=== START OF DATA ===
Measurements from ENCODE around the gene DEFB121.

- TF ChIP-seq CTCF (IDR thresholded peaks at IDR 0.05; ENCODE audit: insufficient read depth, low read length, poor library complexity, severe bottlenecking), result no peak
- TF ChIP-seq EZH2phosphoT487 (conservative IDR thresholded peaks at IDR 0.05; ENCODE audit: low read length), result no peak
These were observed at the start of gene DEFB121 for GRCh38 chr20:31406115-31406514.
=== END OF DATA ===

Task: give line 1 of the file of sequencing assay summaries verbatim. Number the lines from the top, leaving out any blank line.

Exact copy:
Measurements from ENCODE around the gene DEFB121.